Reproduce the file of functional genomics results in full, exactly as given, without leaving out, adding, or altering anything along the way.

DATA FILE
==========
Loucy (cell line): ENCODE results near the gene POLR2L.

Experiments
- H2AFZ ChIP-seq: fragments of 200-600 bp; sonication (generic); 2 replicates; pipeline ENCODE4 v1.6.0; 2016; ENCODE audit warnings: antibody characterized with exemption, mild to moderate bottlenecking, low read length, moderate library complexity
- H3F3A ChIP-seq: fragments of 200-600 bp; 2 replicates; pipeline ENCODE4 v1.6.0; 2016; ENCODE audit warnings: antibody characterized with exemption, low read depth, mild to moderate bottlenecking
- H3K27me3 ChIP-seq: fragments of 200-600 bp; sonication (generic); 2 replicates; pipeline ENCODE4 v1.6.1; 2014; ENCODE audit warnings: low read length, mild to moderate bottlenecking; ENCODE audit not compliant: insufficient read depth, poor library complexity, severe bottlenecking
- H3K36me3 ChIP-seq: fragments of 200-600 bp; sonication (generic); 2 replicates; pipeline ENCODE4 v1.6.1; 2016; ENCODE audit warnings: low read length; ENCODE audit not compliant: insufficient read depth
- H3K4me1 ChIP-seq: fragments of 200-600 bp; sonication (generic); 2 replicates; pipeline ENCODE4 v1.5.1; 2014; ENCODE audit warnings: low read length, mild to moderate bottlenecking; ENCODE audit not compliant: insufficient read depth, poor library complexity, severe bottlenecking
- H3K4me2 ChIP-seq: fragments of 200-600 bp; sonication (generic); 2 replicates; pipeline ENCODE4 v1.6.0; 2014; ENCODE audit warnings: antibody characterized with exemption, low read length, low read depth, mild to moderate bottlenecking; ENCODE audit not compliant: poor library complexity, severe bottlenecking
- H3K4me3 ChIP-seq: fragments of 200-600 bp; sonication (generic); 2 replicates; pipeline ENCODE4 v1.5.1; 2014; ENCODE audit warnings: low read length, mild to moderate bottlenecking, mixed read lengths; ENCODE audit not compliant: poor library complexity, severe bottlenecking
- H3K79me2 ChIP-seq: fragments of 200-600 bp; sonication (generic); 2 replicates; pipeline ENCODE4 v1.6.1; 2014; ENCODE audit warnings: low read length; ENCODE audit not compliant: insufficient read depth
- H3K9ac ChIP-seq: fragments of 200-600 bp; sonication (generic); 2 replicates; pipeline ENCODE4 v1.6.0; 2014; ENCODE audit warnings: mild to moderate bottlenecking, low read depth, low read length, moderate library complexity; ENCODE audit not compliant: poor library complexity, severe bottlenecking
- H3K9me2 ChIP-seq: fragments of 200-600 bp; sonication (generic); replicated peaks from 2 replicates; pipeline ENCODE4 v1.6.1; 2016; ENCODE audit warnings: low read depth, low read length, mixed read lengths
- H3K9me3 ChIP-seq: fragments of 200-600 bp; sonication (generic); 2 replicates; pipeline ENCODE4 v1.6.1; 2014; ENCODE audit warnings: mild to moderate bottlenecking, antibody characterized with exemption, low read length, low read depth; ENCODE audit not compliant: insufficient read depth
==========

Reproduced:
Loucy (cell line): ENCODE results near the gene POLR2L.

Experiments
- H2AFZ ChIP-seq: fragments of 200-600 bp; sonication (generic); 2 replicates; pipeline ENCODE4 v1.6.0; 2016; ENCODE audit warnings: antibody characterized with exemption, mild to moderate bottlenecking, low read length, moderate library complexity
- H3F3A ChIP-seq: fragments of 200-600 bp; 2 replicates; pipeline ENCODE4 v1.6.0; 2016; ENCODE audit warnings: antibody characterized with exemption, low read depth, mild to moderate bottlenecking
- H3K27me3 ChIP-seq: fragments of 200-600 bp; sonication (generic); 2 replicates; pipeline ENCODE4 v1.6.1; 2014; ENCODE audit warnings: low read length, mild to moderate bottlenecking; ENCODE audit not compliant: insufficient read depth, poor library complexity, severe bottlenecking
- H3K36me3 ChIP-seq: fragments of 200-600 bp; sonication (generic); 2 replicates; pipeline ENCODE4 v1.6.1; 2016; ENCODE audit warnings: low read length; ENCODE audit not compliant: insufficient read depth
- H3K4me1 ChIP-seq: fragments of 200-600 bp; sonication (generic); 2 replicates; pipeline ENCODE4 v1.5.1; 2014; ENCODE audit warnings: low read length, mild to moderate bottlenecking; ENCODE audit not compliant: insufficient read depth, poor library complexity, severe bottlenecking
- H3K4me2 ChIP-seq: fragments of 200-600 bp; sonication (generic); 2 replicates; pipeline ENCODE4 v1.6.0; 2014; ENCODE audit warnings: antibody characterized with exemption, low read length, low read depth, mild to moderate bottlenecking; ENCODE audit not compliant: poor library complexity, severe bottlenecking
- H3K4me3 ChIP-seq: fragments of 200-600 bp; sonication (generic); 2 replicates; pipeline ENCODE4 v1.5.1; 2014; ENCODE audit warnings: low read length, mild to moderate bottlenecking, mixed read lengths; ENCODE audit not compliant: poor library complexity, severe bottlenecking
- H3K79me2 ChIP-seq: fragments of 200-600 bp; sonication (generic); 2 replicates; pipeline ENCODE4 v1.6.1; 2014; ENCODE audit warnings: low read length; ENCODE audit not compliant: insufficient read depth
- H3K9ac ChIP-seq: fragments of 200-600 bp; sonication (generic); 2 replicates; pipeline ENCODE4 v1.6.0; 2014; ENCODE audit warnings: mild to moderate bottlenecking, low read depth, low read length, moderate library complexity; ENCODE audit not compliant: poor library complexity, severe bottlenecking
- H3K9me2 ChIP-seq: fragments of 200-600 bp; sonication (generic); replicated peaks from 2 replicates; pipeline ENCODE4 v1.6.1; 2016; ENCODE audit warnings: low read depth, low read length, mixed read lengths
- H3K9me3 ChIP-seq: fragments of 200-600 bp; sonication (generic); 2 replicates; pipeline ENCODE4 v1.6.1; 2014; ENCODE audit warnings: mild to moderate bottlenecking, antibody characterized with exemption, low read length, low read depth; ENCODE audit not compliant: insufficient read depth